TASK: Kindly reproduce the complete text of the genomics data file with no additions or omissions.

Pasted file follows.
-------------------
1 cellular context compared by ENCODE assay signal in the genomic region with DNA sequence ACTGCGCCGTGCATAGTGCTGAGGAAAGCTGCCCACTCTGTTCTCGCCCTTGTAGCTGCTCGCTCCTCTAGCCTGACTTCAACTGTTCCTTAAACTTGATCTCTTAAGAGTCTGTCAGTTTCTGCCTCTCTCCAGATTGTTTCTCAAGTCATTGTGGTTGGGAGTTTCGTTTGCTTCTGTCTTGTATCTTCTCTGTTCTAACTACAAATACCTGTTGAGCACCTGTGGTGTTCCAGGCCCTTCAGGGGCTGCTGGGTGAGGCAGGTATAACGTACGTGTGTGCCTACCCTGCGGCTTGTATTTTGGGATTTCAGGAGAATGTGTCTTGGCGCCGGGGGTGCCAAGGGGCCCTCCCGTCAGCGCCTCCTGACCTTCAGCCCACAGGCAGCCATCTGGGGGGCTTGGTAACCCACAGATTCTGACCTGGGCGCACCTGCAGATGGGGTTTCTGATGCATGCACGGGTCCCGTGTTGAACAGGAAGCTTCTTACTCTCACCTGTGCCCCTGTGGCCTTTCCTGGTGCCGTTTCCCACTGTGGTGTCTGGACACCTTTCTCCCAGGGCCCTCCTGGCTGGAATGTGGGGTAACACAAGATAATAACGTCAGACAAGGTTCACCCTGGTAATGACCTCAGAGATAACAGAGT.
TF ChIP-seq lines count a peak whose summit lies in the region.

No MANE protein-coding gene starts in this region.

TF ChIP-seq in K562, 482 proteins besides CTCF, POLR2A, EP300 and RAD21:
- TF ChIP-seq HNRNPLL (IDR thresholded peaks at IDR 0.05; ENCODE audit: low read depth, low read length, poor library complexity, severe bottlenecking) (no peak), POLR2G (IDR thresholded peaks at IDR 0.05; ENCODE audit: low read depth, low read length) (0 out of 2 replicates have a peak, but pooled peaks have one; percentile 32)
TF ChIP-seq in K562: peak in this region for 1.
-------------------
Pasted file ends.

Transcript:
1 cellular context compared by ENCODE assay signal in the genomic region with DNA sequence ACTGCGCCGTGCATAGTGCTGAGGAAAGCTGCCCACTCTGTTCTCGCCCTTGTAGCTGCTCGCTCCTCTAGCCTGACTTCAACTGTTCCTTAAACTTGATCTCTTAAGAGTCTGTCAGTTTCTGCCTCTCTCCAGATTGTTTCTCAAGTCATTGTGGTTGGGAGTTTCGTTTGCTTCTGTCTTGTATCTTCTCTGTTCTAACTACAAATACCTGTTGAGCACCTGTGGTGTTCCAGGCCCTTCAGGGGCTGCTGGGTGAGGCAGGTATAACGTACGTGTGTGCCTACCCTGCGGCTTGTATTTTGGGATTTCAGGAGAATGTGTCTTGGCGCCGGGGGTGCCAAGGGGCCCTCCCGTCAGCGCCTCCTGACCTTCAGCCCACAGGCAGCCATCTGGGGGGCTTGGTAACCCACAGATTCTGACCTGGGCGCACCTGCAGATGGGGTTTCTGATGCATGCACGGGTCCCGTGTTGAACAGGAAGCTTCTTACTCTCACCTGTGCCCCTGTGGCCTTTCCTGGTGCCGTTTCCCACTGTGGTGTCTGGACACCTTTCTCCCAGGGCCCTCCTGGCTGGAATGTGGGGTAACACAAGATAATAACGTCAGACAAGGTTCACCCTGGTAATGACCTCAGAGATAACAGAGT.
TF ChIP-seq lines count a peak whose summit lies in the region.

No MANE protein-coding gene starts in this region.

TF ChIP-seq in K562, 482 proteins besides CTCF, POLR2A, EP300 and RAD21:
- TF ChIP-seq HNRNPLL (IDR thresholded peaks at IDR 0.05; ENCODE audit: low read depth, low read length, poor library complexity, severe bottlenecking) (no peak), POLR2G (IDR thresholded peaks at IDR 0.05; ENCODE audit: low read depth, low read length) (0 out of 2 replicates have a peak, but pooled peaks have one; percentile 32)
TF ChIP-seq in K562: peak in this region for 1.